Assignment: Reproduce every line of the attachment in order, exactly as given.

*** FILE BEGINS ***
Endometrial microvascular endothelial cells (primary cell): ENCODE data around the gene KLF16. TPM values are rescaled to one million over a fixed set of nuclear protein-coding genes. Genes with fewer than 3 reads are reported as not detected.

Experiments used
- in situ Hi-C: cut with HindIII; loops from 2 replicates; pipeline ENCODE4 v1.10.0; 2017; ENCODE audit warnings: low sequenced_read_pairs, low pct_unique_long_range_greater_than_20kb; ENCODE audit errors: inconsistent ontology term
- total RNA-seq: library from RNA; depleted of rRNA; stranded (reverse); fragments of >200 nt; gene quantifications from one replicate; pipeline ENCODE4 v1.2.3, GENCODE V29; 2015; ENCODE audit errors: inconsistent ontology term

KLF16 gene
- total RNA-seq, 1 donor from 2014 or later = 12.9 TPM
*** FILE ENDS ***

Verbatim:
Endometrial microvascular endothelial cells (primary cell): ENCODE data around the gene KLF16. TPM values are rescaled to one million over a fixed set of nuclear protein-coding genes. Genes with fewer than 3 reads are reported as not detected.

Experiments used
- in situ Hi-C: cut with HindIII; loops from 2 replicates; pipeline ENCODE4 v1.10.0; 2017; ENCODE audit warnings: low sequenced_read_pairs, low pct_unique_long_range_greater_than_20kb; ENCODE audit errors: inconsistent ontology term
- total RNA-seq: library from RNA; depleted of rRNA; stranded (reverse); fragments of >200 nt; gene quantifications from one replicate; pipeline ENCODE4 v1.2.3, GENCODE V29; 2015; ENCODE audit errors: inconsistent ontology term

KLF16 gene
- total RNA-seq, 1 donor from 2014 or later = 12.9 TPM